Visual Expressions of a Community

My internship through the Project on Lived Theology at the Catholic Worker Farm has provided a unique opportunity to combine academic and personal interests through study, writing, and daily experience.  I have an interest in social justice due to personal religious convictions, and I study religion in an academic setting, but this summer’s opportunity is the first time these two spheres of my life have overlapped with one another.  I have greatly enjoyed the opportunity to approach my interest in social justice with an academic lens by using theological writings to reflect upon my personal experience within the Catholic Worker movement.  Furthermore, in my initial proposal for the summer, amongst reading about Dorothy Day and Peter Maurin and interning at the house of hospitality outside of London I also included a desire to produce artwork based on my experience.  Studio Art is my other area of academic study in addition to religion, and during the previous academic year much of the artwork I produced was as a result of reading theological works.

At the Catholic Worker Farm we provide accommodation for and live with homeless women, and I find living together with volunteers and the women in our community to be one of the most interesting and influential though often ambivalent, aspects of the summer, as well as a topic I would like to address in my artwork.  However, how does one create art about experiences with the homeless?  It seems to me to be a tricky territory, as I do not wish to stigmatize the women as homeless more so than they already feel.  My initial desire was to begin with an informal interview with women who were willing, and also ask if I could draw a portrait of them.  However, another long-term volunteer informed me that many volunteers, interns, and friends have wanted to create artwork about the homeless guests at the Catholic Worker Farm over the years, and he thinks the women might be tired of it, as often they feel as though they are being used simply as material for artwork.  Working in this way would be contrary to Catholic Worker theology.  Emmanuel Mounier, a 20th century French philosopher who greatly influenced Peter Maurin, co-founder of the Catholic Worker, writes that if another person is treated merely as “an instrument at my disposal,” one is “behaving towards him as though he were an object, which means in effect, despairing of him.”1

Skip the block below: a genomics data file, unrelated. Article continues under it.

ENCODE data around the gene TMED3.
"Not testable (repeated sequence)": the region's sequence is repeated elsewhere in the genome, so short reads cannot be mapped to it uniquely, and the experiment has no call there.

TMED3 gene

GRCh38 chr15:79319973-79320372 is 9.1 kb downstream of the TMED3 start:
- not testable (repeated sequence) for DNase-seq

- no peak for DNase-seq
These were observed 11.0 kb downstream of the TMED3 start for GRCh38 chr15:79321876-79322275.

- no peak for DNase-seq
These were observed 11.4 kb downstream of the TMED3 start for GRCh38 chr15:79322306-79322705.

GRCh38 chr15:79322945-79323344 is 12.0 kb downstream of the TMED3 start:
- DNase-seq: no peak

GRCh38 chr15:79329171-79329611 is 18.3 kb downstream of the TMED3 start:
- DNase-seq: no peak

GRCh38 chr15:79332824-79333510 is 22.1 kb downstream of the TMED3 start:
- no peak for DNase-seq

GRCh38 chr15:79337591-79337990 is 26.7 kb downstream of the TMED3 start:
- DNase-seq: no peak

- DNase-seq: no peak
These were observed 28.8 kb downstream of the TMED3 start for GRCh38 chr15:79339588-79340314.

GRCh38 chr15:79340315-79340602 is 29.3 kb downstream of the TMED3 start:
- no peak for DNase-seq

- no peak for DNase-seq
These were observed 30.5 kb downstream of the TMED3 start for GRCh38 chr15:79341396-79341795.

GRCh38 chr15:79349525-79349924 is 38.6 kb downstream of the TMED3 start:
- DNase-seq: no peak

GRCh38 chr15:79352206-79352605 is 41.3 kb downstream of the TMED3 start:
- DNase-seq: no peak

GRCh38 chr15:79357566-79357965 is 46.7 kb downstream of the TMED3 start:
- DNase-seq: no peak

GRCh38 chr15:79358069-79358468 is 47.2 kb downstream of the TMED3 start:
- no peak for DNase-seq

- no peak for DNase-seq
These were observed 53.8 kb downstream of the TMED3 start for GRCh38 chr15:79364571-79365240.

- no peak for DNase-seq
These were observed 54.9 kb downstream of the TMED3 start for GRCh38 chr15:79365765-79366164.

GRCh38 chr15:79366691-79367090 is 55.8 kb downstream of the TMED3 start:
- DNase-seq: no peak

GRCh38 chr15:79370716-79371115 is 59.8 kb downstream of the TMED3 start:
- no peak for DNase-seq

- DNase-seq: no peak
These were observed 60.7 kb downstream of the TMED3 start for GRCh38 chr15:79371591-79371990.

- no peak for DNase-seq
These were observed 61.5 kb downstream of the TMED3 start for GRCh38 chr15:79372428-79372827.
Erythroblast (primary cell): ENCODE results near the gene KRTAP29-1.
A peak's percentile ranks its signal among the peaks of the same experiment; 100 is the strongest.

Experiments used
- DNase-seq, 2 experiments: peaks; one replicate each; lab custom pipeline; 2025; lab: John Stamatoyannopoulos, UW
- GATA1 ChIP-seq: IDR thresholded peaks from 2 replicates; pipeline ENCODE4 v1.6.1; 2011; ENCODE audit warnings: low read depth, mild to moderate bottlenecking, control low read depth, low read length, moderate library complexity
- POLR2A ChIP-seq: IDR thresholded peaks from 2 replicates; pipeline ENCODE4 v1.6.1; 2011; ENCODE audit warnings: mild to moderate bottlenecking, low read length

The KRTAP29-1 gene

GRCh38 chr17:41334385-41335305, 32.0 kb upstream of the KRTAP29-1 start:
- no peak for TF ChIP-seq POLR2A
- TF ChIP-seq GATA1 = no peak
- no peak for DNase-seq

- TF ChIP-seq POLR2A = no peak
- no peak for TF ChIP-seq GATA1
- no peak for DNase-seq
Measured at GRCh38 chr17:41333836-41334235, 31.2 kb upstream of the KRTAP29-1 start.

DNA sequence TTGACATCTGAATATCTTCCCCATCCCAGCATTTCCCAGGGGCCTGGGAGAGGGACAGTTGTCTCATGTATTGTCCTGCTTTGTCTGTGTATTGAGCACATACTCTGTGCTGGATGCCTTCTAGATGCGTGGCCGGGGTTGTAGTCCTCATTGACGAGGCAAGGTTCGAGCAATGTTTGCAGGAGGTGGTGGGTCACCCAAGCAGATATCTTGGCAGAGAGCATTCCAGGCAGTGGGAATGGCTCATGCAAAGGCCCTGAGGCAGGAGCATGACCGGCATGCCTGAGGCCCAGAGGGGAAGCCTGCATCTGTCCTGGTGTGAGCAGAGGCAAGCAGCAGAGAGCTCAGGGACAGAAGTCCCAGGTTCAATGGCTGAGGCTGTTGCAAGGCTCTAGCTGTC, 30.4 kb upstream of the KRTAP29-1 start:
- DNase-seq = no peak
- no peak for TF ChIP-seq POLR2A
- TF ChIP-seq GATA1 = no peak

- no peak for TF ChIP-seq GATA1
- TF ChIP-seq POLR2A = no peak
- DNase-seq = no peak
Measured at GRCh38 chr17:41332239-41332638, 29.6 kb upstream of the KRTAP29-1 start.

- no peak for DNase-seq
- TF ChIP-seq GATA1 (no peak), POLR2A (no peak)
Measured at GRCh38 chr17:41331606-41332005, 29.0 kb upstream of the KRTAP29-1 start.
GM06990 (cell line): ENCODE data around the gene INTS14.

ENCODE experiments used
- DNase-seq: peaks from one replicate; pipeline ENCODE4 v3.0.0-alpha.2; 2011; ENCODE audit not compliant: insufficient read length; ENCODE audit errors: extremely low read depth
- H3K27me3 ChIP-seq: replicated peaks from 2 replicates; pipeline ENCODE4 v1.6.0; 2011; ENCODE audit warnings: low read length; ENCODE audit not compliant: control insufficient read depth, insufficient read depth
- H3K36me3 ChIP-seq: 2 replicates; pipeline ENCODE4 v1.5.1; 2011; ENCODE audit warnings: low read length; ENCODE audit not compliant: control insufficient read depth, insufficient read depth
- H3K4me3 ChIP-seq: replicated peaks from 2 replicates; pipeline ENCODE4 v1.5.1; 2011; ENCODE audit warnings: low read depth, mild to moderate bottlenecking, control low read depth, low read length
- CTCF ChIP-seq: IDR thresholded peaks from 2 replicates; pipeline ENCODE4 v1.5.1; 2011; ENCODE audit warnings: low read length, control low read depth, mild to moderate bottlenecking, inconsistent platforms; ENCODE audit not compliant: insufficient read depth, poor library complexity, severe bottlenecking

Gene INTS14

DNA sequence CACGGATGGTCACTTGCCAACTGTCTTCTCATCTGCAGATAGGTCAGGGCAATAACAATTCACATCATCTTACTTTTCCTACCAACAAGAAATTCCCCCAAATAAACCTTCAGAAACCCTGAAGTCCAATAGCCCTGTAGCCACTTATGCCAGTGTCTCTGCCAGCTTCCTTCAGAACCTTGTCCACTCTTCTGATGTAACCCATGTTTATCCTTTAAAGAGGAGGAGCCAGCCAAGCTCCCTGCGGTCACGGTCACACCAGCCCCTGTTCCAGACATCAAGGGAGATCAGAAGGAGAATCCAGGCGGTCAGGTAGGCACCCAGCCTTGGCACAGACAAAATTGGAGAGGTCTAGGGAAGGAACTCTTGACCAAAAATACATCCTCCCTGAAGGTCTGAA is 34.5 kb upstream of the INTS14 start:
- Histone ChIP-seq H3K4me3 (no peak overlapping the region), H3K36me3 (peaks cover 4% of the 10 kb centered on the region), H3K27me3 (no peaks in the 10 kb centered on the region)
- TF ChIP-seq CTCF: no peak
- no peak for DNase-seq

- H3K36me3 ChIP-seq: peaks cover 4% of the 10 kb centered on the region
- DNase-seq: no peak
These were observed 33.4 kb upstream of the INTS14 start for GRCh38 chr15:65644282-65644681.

Furthermore, while I understand that the distinction of “homeless” is one that can’t be ignored, I would rather focus on the women as people; as women who are homeless amongst other things.  Recently I have viewed the work of some artists who have photographed homeless people in order emphasize their poverty and the terrible condition they face on the streets.  From November 2012 to June 2013 the Saatchi Gallery exhibited “Case History,” by Boris Mikhailov, a set of 413 photographs taken from 1997 to 1998 of the homeless in Ukraine following the break up of the Soviet Union in 1991.   Recently in the media photographer Lee Jeffries has received recognition for his portraits of the homeless in major cities in the US.  Both of these artists seek to bring awareness to the people that are often passed by without a glance; these images provide an opportunity for the public to look into their eyes.

I think there are different ways to bring attention to poverty and marginalized communities within the realm of art, and it seems to me that Mikhailov and Jeffries’ portraits call the public to action or to sympathy as a result of their documentation of the dire conditions of the marginalized.  I would propose that Peter Maurin however, might provide a different approach.  Dorothy Day described Maurin as articulating his vision in such a way to others that “he did not begin by tearing down, by painting so intense a picture of misery and injustice that you burned to change the world,” but rather, “he aroused in you a sense of your own capacities for work, for accomplishment.”2  While the intense picture of misery is a necessary one to tell, for this project I hope rather to provide a snapshot of the community at the farm of which our homeless women are a part of, and to affirm the women’s dignity by allowing them to define themselves within the artwork.